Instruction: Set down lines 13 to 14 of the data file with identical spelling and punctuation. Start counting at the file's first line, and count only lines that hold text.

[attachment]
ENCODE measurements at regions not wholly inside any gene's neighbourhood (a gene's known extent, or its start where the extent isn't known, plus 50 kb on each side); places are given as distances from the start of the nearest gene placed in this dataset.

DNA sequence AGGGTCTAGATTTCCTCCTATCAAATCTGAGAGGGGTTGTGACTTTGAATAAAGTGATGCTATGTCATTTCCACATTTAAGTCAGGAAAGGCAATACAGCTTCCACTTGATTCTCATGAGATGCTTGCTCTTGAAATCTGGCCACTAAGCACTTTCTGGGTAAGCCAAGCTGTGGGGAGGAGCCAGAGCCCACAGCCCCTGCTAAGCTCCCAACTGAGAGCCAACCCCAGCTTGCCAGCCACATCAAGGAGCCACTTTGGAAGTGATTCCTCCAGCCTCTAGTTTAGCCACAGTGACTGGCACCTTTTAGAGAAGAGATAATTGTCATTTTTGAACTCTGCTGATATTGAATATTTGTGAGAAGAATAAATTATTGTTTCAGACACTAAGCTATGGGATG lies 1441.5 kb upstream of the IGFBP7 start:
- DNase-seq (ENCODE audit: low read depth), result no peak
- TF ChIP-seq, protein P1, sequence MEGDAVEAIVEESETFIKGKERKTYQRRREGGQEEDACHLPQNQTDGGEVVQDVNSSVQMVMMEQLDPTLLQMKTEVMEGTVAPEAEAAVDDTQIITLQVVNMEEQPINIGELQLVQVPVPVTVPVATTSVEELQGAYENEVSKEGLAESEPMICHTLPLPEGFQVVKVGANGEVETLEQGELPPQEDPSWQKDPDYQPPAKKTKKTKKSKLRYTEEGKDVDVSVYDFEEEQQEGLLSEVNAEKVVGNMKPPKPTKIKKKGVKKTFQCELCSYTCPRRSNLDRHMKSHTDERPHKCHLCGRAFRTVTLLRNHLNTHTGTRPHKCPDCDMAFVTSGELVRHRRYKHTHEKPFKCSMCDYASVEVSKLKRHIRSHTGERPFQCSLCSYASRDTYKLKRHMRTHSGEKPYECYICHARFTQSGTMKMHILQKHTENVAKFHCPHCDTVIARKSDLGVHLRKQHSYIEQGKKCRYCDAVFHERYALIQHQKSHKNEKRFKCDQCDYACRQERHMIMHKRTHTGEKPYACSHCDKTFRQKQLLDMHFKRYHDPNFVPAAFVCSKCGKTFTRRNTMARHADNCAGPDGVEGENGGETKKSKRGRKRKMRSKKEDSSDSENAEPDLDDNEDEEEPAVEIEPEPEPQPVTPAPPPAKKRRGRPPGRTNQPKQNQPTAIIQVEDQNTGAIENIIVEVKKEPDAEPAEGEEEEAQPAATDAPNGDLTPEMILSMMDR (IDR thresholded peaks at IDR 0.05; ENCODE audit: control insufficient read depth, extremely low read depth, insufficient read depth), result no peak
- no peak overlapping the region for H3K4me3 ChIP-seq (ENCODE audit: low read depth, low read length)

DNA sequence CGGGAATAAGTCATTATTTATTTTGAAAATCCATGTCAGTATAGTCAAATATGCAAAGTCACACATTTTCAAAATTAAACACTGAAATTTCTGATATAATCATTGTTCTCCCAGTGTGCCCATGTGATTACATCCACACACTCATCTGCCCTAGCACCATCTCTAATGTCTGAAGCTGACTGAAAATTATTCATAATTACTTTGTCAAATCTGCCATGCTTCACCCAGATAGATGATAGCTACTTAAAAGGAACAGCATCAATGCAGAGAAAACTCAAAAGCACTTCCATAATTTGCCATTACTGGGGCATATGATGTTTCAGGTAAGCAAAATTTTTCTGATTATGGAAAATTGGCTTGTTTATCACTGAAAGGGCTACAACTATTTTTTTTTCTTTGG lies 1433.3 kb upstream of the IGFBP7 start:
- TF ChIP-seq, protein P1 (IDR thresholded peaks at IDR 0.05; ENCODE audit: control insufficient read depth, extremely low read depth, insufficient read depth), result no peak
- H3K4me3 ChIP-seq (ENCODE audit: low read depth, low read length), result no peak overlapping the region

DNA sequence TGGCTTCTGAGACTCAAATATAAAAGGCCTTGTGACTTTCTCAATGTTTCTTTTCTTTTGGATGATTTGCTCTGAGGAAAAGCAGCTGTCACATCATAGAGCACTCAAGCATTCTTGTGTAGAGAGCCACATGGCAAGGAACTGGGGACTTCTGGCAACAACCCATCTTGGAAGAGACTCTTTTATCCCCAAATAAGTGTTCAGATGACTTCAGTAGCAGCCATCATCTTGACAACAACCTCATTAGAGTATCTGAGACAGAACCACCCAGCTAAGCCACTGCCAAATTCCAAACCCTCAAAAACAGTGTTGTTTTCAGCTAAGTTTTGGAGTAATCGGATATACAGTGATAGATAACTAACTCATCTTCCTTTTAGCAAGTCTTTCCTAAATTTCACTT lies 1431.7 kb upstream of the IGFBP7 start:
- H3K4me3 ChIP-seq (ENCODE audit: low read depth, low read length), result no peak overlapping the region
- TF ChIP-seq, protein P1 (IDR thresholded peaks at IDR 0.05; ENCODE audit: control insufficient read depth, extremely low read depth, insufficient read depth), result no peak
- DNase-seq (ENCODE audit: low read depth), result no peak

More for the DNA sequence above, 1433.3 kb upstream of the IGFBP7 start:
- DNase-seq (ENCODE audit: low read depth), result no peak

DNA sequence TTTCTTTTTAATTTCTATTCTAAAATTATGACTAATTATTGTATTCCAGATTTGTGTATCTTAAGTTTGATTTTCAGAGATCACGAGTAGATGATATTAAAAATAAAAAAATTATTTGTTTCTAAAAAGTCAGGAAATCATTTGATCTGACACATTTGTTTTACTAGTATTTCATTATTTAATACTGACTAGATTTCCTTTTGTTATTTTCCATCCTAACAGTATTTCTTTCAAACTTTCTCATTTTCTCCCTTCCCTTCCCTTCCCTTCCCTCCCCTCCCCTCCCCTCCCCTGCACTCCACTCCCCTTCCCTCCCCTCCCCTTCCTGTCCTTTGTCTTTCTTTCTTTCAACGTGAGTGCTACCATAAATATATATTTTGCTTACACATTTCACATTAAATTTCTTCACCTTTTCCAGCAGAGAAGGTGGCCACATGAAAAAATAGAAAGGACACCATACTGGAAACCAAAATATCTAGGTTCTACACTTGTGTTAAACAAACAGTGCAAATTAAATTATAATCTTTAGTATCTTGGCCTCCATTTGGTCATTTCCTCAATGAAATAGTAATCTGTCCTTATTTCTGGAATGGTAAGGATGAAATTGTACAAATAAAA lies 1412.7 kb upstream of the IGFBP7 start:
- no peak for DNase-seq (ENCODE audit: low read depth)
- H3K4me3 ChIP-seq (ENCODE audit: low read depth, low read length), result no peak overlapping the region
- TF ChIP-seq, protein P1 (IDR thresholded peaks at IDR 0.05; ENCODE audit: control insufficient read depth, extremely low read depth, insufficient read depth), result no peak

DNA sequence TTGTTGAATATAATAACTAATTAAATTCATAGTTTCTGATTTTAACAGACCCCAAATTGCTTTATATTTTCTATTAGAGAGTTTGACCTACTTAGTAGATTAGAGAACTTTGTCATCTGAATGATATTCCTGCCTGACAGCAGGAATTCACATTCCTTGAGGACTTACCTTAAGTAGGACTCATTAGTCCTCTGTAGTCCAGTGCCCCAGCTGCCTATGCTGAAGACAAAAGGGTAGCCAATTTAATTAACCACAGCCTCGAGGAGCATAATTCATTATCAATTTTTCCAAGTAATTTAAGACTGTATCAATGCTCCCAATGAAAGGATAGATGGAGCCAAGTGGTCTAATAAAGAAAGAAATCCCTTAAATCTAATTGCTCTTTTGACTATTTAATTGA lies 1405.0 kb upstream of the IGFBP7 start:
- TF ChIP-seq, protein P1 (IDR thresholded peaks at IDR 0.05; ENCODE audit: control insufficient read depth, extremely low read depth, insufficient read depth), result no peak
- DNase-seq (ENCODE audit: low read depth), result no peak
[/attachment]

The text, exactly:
More for the DNA sequence above, 1433.3 kb upstream of the IGFBP7 start:
- DNase-seq (ENCODE audit: low read depth), result no peak